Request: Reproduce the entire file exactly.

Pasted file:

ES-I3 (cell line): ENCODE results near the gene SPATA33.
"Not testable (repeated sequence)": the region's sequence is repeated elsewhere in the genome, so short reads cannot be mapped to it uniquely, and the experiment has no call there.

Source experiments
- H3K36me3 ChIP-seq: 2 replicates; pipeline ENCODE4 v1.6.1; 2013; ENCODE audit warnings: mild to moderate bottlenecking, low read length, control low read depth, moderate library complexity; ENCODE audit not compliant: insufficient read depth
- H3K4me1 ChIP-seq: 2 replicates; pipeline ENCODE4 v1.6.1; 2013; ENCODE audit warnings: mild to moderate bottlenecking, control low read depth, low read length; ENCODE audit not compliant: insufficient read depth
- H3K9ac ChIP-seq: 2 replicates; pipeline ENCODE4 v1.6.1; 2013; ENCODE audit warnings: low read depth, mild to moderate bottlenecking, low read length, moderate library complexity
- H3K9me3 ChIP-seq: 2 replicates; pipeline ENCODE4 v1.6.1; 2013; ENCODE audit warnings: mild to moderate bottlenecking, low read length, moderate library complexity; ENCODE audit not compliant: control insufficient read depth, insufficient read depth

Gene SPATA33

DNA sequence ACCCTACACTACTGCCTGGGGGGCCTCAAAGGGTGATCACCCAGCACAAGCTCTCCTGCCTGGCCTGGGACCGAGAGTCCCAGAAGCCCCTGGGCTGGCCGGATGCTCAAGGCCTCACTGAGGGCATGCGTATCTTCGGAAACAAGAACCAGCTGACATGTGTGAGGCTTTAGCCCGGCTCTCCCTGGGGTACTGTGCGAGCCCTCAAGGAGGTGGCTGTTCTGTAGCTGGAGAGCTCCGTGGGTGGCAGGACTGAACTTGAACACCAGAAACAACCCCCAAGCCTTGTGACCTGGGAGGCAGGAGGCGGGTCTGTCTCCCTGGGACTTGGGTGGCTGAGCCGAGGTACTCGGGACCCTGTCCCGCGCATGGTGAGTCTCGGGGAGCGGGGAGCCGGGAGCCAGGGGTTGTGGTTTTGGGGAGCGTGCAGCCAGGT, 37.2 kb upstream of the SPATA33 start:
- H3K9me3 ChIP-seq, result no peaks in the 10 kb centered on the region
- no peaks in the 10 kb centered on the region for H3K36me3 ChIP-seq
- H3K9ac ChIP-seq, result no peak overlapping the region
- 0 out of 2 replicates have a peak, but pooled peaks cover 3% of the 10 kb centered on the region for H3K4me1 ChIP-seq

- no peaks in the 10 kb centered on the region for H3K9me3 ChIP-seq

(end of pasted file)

ES-I3 (cell line): ENCODE results near the gene SPATA33.
"Not testable (repeated sequence)": the region's sequence is repeated elsewhere in the genome, so short reads cannot be mapped to it uniquely, and the experiment has no call there.

Source experiments
- H3K36me3 ChIP-seq: 2 replicates; pipeline ENCODE4 v1.6.1; 2013; ENCODE audit warnings: mild to moderate bottlenecking, low read length, control low read depth, moderate library complexity; ENCODE audit not compliant: insufficient read depth
- H3K4me1 ChIP-seq: 2 replicates; pipeline ENCODE4 v1.6.1; 2013; ENCODE audit warnings: mild to moderate bottlenecking, control low read depth, low read length; ENCODE audit not compliant: insufficient read depth
- H3K9ac ChIP-seq: 2 replicates; pipeline ENCODE4 v1.6.1; 2013; ENCODE audit warnings: low read depth, mild to moderate bottlenecking, low read length, moderate library complexity
- H3K9me3 ChIP-seq: 2 replicates; pipeline ENCODE4 v1.6.1; 2013; ENCODE audit warnings: mild to moderate bottlenecking, low read length, moderate library complexity; ENCODE audit not compliant: control insufficient read depth, insufficient read depth

Gene SPATA33

DNA sequence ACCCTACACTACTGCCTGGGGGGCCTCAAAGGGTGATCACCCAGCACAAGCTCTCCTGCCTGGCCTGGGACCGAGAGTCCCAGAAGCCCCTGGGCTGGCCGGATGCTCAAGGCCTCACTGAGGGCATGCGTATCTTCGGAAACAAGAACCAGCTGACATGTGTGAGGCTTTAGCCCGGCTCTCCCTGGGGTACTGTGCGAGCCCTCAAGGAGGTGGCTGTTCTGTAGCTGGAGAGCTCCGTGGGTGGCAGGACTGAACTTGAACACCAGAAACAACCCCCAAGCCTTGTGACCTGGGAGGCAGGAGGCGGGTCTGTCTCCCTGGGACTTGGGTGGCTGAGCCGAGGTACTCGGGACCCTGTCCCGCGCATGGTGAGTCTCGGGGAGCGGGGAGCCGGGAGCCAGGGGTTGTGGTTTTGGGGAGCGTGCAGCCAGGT, 37.2 kb upstream of the SPATA33 start:
- H3K9me3 ChIP-seq, result no peaks in the 10 kb centered on the region
- no peaks in the 10 kb centered on the region for H3K36me3 ChIP-seq
- H3K9ac ChIP-seq, result no peak overlapping the region
- 0 out of 2 replicates have a peak, but pooled peaks cover 3% of the 10 kb centered on the region for H3K4me1 ChIP-seq

- no peaks in the 10 kb centered on the region for H3K9me3 ChIP-seq